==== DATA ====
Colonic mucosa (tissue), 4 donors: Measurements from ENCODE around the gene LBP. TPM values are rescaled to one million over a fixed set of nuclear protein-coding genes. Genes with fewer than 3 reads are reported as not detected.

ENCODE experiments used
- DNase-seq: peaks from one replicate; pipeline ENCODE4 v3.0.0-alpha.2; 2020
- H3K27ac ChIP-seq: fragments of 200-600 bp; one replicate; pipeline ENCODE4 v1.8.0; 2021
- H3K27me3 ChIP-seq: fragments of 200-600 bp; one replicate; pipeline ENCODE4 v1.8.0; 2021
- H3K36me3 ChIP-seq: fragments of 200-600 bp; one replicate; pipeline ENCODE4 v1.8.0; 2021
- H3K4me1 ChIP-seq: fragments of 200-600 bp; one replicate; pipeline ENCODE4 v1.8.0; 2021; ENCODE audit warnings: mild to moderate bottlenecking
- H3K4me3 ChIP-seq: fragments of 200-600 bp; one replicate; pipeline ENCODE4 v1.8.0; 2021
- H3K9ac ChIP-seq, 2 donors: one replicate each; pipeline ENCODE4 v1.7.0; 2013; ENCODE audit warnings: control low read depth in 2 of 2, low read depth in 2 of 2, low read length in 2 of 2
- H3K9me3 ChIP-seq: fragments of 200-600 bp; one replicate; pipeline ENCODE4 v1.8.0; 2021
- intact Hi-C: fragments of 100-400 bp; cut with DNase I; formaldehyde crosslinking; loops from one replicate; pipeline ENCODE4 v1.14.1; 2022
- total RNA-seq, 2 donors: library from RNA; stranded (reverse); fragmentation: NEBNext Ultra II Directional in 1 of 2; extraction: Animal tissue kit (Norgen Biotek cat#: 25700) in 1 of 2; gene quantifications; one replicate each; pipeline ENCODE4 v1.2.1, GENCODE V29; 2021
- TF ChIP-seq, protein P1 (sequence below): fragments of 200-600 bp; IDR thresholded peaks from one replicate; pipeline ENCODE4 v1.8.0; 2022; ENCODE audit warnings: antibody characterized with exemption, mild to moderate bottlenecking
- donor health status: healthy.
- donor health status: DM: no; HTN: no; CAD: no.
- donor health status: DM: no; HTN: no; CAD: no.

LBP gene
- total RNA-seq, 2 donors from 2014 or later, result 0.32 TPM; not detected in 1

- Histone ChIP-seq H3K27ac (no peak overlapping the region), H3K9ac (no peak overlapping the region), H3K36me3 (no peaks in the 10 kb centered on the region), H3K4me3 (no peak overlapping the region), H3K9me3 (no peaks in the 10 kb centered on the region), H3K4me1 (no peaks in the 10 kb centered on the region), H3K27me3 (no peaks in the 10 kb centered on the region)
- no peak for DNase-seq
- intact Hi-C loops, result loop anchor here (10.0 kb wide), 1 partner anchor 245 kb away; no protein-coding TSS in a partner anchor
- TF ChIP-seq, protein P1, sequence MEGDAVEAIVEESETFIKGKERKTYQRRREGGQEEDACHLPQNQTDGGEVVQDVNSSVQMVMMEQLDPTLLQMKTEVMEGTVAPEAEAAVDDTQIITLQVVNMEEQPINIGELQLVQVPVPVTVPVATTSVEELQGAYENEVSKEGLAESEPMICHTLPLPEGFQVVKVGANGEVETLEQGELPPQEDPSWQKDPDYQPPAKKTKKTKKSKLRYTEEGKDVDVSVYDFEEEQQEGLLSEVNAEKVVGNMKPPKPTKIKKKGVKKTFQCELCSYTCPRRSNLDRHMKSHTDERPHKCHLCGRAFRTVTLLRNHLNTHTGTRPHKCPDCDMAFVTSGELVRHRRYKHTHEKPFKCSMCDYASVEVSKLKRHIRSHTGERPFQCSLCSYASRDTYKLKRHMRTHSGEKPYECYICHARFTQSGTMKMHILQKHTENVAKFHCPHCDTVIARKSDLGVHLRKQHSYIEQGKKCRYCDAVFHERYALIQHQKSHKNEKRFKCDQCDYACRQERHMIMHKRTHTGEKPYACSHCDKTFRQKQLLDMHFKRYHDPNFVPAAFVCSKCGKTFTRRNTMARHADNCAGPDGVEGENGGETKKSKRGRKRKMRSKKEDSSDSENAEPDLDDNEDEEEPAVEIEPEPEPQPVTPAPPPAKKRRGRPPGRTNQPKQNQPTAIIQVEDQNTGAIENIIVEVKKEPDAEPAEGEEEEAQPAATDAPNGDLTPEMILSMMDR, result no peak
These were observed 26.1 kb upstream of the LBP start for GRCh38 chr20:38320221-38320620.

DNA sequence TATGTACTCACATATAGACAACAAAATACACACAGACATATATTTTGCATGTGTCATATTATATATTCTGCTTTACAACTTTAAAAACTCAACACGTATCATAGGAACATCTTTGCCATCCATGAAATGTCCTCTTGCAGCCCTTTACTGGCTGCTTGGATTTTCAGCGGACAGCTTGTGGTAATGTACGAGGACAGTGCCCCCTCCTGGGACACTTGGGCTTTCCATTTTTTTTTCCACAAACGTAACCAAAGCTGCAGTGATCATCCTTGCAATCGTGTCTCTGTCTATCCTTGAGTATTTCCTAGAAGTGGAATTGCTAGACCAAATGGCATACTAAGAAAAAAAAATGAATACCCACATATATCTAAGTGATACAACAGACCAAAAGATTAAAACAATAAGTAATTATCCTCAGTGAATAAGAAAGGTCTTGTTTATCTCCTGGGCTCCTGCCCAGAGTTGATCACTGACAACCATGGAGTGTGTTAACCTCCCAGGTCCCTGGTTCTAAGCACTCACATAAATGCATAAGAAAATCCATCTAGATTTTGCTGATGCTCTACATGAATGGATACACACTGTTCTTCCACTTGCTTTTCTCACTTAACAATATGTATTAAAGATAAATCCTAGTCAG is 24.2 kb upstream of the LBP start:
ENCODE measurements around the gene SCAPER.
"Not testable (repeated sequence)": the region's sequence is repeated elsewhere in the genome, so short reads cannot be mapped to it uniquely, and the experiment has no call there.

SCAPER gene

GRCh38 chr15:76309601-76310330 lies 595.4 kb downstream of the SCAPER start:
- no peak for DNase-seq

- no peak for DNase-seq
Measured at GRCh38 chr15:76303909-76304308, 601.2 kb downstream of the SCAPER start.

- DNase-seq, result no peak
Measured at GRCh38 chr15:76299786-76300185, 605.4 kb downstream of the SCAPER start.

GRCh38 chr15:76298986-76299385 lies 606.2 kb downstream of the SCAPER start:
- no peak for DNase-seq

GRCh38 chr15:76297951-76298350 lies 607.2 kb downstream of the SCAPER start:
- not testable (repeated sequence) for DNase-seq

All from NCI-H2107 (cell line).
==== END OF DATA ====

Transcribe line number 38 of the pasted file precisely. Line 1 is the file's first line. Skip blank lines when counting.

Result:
All from NCI-H2107 (cell line).